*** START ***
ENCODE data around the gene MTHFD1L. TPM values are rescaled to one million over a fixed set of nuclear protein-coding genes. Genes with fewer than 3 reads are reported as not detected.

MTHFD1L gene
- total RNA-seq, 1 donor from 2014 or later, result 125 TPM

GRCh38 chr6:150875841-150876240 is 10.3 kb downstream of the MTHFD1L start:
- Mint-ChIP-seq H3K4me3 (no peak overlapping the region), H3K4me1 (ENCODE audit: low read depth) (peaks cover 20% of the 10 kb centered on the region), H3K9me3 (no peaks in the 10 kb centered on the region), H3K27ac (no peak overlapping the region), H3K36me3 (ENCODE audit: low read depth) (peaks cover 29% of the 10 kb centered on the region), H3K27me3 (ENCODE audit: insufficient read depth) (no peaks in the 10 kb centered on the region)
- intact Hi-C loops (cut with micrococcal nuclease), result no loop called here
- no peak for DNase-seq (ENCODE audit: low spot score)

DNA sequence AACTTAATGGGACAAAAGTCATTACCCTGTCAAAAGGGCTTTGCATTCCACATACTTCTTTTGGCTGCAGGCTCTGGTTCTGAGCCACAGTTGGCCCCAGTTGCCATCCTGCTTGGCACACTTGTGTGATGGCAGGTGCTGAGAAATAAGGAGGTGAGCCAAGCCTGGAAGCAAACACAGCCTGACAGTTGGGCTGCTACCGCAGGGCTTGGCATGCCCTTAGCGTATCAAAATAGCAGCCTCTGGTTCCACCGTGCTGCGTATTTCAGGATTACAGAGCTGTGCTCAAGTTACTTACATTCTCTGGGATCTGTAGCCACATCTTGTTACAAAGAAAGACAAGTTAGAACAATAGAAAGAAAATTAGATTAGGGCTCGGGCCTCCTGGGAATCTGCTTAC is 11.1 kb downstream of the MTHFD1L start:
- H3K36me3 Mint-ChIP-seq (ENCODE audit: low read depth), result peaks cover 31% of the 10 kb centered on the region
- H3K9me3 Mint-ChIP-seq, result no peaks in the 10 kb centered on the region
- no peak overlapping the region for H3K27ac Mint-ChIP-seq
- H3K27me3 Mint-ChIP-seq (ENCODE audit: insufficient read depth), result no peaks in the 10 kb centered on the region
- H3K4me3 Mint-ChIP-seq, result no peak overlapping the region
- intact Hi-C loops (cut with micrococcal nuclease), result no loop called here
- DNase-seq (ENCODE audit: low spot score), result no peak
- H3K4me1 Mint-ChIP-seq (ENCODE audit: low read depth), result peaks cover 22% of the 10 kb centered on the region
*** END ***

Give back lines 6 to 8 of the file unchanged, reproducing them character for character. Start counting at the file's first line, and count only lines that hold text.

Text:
- intact Hi-C loops (cut with micrococcal nuclease), result no loop called here
- no peak for DNase-seq (ENCODE audit: low spot score)

DNA sequence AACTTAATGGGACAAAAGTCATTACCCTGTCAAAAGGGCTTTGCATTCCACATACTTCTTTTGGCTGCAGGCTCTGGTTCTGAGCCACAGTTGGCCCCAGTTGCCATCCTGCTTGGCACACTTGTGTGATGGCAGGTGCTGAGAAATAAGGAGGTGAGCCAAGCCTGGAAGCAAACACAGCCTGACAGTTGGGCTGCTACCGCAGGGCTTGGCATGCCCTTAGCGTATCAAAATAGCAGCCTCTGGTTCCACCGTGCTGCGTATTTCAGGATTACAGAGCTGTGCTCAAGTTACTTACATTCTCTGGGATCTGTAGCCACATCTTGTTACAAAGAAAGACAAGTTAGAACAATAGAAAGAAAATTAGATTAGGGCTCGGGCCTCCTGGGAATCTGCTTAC is 11.1 kb downstream of the MTHFD1L start: